In Baltimore City, a homeowner can lose her home through tax sale foreclosure for as little as $250 in delinquent property taxes or $350 in delinquent water bills. Unlike a mortgage foreclosure, a homeowner generally receives no compensation for loss of equity, even if the value of the property exceeds the amount of taxes due.
The Baltimore Tax Sale Working Group, a diverse coalition of public and private organizations, is working to better understand and fix this broken system and has recommended a series of reforms, including increasing the threshold amount of unpaid bills that can trigger a tax sale.
Such sales disproportionately affect vulnerable homeowners and those on fixed incomes who are likely to experience unexpected budget crises. For instance, several months ago, a low-income homeowner with no homeowner's insurance sought help from Neighborhood Housing Services of Baltimore when he faced tax sale due to several environmental liens stemming from a fire in his home. The Tax Sale Working group was able to piece together legal representation, a small loan and weatherization funds to keep the man in his home. Unfortunately, most homeowners are not so lucky.
The average homeowner is not represented by an attorney, and the ones who do come through the doors generally do not understand how the tax sale process works, paving the way for lien purchasers to take advantage of them. At the Pro Bono Resource Center of Maryland (PBRC), volunteer attorneys provide free assistance to at-risk homeowners. We find homeowners are sometimes charged fees above the maximum allowed under Maryland law or receive no notice or faulty notice about the tax sale process. PBRC's average tax sale prevention client has lived in her home for 21 years, developing significant equity that can all be swept away by one delinquent payment.
Baltimore's current tax sale system is more than just a process by which the city collects unpaid taxes — private investors can profit by buying tax liens and collecting 18 percent interest along with myriad other fees, sometimes from Baltimore's poorest citizens. Unpaid taxes and bills owed to the city are sold as liens to investors in an annual tax sale, and six months later, investors can seek to foreclose on the house.
After the tax sale, if the homeowner wishes to keep her home, she must navigate the complicated and confusing redemption process, which is laden with pitfalls and huge fees. PBRC's tax sale prevention clients had an average yearly income of only $21,000 but often faced a redemption payment of several thousand dollars, an insurmountable obstacle for these homeowners struggling to get by.
Tax sales also exacerbate Baltimore's vacant property problem in three ways. First, the tax sale system provides a cheap means for speculators to snatch up properties, incentivizing property flipping and other forms of irresponsible ownership. Second, the tax sale prevents reinvestment when tax sale certificate purchasers walk away from recording a new deed, creating problems with title. Finally, vacant properties cycle through tax sale year after year, piling up liens which no one will ever pay.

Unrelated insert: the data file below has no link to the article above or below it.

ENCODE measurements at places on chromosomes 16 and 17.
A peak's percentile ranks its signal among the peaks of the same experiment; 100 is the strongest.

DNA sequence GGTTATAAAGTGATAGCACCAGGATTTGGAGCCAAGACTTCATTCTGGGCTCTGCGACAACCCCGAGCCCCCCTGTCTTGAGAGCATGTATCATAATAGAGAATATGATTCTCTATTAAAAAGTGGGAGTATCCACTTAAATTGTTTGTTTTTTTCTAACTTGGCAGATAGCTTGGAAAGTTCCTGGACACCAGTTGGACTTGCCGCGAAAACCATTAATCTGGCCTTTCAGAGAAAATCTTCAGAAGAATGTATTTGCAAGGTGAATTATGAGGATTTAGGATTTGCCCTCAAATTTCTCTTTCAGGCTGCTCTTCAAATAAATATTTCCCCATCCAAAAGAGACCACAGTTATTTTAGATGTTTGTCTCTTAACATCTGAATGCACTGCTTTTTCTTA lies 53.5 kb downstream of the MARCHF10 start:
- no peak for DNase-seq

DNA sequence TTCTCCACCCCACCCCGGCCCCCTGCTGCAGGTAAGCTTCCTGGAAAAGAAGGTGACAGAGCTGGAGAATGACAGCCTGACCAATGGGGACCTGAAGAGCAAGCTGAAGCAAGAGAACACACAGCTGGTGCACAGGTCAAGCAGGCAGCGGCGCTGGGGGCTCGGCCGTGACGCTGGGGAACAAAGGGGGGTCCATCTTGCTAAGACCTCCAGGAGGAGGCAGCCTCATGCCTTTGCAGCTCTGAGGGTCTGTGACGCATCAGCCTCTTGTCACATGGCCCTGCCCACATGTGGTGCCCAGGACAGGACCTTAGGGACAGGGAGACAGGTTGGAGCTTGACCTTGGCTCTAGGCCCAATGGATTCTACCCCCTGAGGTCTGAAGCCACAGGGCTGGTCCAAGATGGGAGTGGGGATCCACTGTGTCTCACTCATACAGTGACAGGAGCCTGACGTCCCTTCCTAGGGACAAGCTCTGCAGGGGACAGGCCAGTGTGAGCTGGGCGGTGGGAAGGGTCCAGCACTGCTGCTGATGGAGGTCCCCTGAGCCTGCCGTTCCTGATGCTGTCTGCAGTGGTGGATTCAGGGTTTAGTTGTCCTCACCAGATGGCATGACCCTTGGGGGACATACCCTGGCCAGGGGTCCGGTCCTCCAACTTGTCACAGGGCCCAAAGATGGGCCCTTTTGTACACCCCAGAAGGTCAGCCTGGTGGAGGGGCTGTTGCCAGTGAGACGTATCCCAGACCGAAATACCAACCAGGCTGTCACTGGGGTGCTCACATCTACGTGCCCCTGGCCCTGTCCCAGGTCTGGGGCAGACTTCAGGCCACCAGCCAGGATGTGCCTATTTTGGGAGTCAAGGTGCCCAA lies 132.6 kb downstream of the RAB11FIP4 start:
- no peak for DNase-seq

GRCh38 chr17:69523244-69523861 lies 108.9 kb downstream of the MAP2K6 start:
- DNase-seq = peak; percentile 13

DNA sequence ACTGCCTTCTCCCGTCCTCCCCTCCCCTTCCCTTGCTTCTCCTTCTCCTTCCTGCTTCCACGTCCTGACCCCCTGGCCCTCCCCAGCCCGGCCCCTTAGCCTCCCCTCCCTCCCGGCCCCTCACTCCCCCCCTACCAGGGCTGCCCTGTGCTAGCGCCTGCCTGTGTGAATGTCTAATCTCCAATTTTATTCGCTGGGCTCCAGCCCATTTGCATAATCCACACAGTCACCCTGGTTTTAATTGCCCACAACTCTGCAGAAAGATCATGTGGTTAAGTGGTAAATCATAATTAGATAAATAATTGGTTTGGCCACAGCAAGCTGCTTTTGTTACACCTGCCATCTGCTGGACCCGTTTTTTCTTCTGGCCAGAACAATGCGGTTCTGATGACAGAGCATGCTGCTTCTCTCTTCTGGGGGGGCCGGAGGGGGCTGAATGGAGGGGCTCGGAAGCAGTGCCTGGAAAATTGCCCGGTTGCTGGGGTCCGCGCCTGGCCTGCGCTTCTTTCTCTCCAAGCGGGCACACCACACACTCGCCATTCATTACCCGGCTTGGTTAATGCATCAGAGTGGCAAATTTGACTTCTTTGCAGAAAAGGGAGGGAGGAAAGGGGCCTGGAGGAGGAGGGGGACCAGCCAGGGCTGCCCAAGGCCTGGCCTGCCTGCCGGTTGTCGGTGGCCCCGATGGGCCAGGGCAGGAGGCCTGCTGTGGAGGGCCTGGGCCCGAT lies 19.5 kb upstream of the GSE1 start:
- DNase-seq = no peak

As further explained in a report recently released by the Abell Foundation, "The Steep Price of Paying to Stay," the Working Group has drawn from recent reforms in other cities to recommend the following:
•The city and state need to create separate protections for owner-occupied properties, increasing the threshold amount of delinquent taxes that places an owner-occupied property into tax sale and implementing installment payments for delinquent tax bills.
•The City Council should lower the 18 percent interest rate on the tax liens. The current rate invites investor speculation and unfairly burdens homeowners seeking to redeem.
•Water liens should be exempt from the tax sale in Baltimore City, as they are in other cities.
•Distressed homeowners should be informed about available resources and referred to available legal services by an ombudsman.
•Homeowners should receive better notice and the redemption process should be streamlined.
The current tax sale system profits investors and increases vacancies at the expense of the city's neighborhoods and poorest citizens. If handled appropriately, tax sales can be an effective means to fairly collect revenue for the city and reduce vacancies in Baltimore's neighborhoods. But reform is needed and it is long overdue.
Margaret Henn is the foreclosure prevention manager at the Pro Bono Resource Center of Maryland; her email is firstname.lastname@example.org. Robin Jacobs (Community Law Center), Lonni Summers (Maryland Volunteer Lawyers Service) and Dan Ellis (Neighborhood Housing Services of Baltimore) contributed to this op-ed.